Hydraulic suspension bushings were developed in response to specific customer desires: quieter and better-handling vehicles.
Let’s focus on identifying when control arms need to be replaced, and why they should always be replaced in pairs.
As the bushing ages, it acquires a “set” that is easily disturbed when a vehicle’s steering system is realigned. When this happens, the bushing begins to separate from its metal sleeve and becomes, in essence, a frictional wearing component.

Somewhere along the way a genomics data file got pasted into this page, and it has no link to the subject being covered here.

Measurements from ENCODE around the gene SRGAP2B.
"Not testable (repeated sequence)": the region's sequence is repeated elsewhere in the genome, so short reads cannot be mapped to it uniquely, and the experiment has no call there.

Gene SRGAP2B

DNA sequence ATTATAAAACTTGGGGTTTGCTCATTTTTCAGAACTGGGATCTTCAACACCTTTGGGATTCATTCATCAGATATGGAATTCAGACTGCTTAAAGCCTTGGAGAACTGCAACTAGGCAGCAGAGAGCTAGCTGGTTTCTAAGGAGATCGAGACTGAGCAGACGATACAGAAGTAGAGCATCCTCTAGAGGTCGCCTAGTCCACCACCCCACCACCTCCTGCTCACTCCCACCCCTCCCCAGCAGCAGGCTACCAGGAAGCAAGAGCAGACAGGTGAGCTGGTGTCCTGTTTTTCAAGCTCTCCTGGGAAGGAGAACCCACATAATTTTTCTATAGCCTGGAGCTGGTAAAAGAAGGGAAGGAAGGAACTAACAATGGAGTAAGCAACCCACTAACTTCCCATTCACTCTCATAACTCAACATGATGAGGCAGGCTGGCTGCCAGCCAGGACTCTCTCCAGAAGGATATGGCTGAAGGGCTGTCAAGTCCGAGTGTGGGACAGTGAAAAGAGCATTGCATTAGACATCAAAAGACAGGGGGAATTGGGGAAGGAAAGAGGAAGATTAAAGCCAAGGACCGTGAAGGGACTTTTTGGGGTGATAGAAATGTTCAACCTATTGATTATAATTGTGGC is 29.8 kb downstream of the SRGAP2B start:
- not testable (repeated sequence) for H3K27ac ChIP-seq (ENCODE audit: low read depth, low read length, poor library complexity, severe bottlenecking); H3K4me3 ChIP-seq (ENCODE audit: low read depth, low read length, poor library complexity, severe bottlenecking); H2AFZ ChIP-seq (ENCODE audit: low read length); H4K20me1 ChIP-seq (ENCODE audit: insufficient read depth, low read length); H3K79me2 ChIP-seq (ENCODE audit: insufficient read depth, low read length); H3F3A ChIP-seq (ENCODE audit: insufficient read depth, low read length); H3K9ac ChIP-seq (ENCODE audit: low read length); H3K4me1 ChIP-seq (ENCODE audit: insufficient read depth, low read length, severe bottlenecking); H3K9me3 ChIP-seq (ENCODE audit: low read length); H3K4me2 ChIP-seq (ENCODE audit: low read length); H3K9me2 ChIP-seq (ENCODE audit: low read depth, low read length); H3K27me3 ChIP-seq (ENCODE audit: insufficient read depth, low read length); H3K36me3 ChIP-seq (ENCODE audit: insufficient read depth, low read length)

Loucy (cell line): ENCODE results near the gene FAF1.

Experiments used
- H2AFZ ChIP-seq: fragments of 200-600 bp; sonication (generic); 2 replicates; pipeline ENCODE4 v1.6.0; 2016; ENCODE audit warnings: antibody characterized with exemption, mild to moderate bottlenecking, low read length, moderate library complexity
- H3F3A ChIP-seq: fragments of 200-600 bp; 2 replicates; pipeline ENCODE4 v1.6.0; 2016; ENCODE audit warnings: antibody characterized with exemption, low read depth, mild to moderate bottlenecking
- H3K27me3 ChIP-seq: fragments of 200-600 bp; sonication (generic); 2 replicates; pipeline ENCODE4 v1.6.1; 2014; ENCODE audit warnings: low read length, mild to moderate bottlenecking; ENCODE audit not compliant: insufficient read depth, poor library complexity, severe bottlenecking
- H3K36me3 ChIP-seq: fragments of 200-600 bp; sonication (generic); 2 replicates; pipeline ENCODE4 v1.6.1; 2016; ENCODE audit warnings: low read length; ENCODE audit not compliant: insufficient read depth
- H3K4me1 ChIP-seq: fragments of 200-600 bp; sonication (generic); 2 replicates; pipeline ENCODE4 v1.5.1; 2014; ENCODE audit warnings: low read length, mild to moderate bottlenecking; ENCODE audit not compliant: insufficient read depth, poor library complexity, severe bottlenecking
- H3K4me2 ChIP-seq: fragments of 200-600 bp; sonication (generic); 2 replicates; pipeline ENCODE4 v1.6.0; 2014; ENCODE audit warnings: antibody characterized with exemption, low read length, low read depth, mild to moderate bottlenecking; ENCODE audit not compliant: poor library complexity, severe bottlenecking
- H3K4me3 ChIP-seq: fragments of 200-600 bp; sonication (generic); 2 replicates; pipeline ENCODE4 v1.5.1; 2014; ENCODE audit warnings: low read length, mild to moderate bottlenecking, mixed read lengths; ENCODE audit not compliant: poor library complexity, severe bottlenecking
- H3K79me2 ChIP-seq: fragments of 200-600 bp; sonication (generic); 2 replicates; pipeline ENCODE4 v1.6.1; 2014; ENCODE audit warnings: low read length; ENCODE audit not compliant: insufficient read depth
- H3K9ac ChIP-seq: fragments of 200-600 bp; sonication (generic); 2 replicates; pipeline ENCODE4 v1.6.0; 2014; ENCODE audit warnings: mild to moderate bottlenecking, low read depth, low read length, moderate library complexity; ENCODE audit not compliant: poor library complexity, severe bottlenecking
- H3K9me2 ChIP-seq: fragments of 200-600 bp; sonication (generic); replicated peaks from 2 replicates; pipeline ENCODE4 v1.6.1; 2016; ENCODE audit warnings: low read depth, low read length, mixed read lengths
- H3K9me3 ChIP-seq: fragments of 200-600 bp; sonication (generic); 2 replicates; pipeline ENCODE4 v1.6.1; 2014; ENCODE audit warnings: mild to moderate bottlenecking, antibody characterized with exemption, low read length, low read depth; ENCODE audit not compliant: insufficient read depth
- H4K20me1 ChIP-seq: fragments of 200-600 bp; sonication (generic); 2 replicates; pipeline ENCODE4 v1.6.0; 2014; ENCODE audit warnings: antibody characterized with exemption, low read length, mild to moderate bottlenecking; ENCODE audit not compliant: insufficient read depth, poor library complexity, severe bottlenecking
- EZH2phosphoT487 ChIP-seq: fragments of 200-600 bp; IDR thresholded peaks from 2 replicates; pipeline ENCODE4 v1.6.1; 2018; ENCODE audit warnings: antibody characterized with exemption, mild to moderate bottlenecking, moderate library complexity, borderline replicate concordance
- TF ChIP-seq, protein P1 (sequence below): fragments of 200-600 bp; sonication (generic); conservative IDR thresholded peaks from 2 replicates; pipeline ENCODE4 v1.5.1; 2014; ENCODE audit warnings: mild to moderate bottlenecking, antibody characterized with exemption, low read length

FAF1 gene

With wide adoption of large diameter wheels and low-profile tires, suspensions on late-model vehicles have changed. The extra weight of larger wheels has meant that suspension components have had to go on a diet of aluminum. Less sidewall area has transferred the role of absorbing road impacts to larger bushings in order to achieve the same ride quality.